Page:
Different industries today use different standards to support their applications. With numerous sources of data and heterogeneous devices, the use of standard interfaces between these diverse entities becomes important. If manufacturers are to realize the promise and potential of IoT, it is critical that the billions of things that make up IoT are able to connect and interoperate. Only through common frameworks based on truly open industry standards can secure reliable interconnections and shared information in IoT be achieved. It is with that goal in mind that organizations such as the Open Interconnect Consortium (OIC) and Industrial Internet Consortium (IIC) have been established.
H. Data Management
Without data there is no IoT. Data is the petrol of this industry and it needs to be kept safe and managed to ensure users benefit from everything IoT, M2M and other services have to offer. In a world where everything is connected, there will be large chunks of data turned out per second accompanied with the risk of being misused, stolen, as well as services providers not being able to cope with its enormity. Currently, Big Data solutions by companies like MySQL and Hadoop, deal with scale, capacity and processing tasks. In connection with other companies like Several nines, software management is becoming ever easier. But the big challenge lies at the heart of IoT: so far IT has not had to deal with a unique dataset on its own. Current data makes it to databases the same way unstructured data does. Joe Skorupa, Gartner’s vice president provided a solution by saying that Data centre operations and providers will need to deploy more forward-looking capacity management platforms that can include a data center infrastructure management (DCIM) system approach of aligning IT and operational technology (OT) standards and communications protocols to be able to proactively provide the production facility to process the IoT data points based on the priorities and the business needs.
I. Security Issues in IoT
As the IoT becomes a key element of the Future Internet and a critical national/international infrastructure, the need to provide adequate security for the IoT infrastructure becomes ever more important. Large-scale applications and services based on the IoT are increasingly vulnerable to disruption from attack or information theft and the consequences could be severe. For example, a smart meter—one which is able to send energy usage data to the utility operator for dynamic billing or real-time power grid optimization—must be able to protect that information from unauthorized usage or disclosure. Information that power usage has dropped could indicate that a home is empty, making it an ideal target for a burglary or worse .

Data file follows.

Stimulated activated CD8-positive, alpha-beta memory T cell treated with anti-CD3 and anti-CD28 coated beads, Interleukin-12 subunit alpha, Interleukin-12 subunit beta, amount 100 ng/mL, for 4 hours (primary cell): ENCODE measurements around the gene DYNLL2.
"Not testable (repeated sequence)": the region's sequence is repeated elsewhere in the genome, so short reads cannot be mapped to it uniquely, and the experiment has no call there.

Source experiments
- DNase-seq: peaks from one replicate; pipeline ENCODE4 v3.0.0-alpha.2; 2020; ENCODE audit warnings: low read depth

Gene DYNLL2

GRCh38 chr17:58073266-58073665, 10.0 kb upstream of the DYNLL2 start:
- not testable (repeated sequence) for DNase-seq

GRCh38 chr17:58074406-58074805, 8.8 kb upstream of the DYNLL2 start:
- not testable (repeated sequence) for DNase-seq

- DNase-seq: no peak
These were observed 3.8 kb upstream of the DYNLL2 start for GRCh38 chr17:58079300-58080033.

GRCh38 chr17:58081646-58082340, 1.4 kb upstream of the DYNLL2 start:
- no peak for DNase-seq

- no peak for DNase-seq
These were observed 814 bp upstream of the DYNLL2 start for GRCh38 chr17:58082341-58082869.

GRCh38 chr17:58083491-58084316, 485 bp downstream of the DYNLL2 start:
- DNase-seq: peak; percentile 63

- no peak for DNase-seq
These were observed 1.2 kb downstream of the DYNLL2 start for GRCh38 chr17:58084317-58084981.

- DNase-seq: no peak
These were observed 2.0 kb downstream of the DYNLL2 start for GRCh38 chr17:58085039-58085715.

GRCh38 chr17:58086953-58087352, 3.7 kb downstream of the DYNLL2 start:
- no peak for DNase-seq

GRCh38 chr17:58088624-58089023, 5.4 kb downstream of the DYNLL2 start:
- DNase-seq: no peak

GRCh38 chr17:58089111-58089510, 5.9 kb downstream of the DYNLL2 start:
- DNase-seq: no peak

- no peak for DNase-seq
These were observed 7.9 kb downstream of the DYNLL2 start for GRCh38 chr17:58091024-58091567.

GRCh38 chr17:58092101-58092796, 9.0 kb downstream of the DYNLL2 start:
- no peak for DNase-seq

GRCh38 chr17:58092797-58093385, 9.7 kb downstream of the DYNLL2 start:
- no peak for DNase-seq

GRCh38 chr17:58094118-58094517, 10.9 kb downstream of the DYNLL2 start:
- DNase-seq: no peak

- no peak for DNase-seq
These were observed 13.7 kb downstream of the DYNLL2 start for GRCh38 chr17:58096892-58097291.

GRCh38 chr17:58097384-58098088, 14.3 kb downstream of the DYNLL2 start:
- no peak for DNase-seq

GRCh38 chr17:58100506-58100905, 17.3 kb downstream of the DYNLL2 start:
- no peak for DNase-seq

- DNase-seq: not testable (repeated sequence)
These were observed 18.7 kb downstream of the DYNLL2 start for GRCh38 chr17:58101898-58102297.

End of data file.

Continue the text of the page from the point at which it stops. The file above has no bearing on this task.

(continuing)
Required measures in several areas to make the IoT secure from those with malicious intent, include:
• DoS/DDOS attacks are already well understood for the current Internet, but the IoT is also susceptible to such attacks and will require specific techniques and mechanisms to ensure that transport, energy, city infrastructures cannot be disabled or subverted.
• General attack detection and recovery/resilience to cope with IoT specific threats, such as compromised nodes, malicious code hacking attacks – Cyber situation awareness tools/techniques will need to be developed to enable IoT-based infrastructures to be monitored. Advances are required to enable operators to adapt the protection of the IoT during the lifecycle of the system and assist operators to proactively take the most appropriate protective action during attacks.
• Access control and associated accounting – these are necessary IoT schemes to support the various authorization and usage models that are required by users. The heterogeneity and diversity of the devices/gateways that require access control will require new lightweight schemes to be developed.
• Machine Learning – The IoT needs to handle virtually all modes of operation by itself without relying on human control. New techniques and approaches are required to lead to a self-managed IoT.
J. Privacy Issues
In IoT As much of the information in an IoT system may be personal data, there is a requirement to support anonymity and restrictive handling of personal information. Users should be equipped with necessary tools that allow them to define the policies for sharing their personal data with authorized persons and applications.
There are a number of areas where advances are required:
• Cryptographic techniques that enable protected data to be stored processed and shared, without the information content being accessible to other parties. Technologies such as homomorphic and searchable encryption are potential candidates for developing such approaches.
• Techniques to support Privacy by Design concepts, including data minimization, identification, authentication and anonymity. • Fine-grain and self-configuring access control mechanism emulating the real world.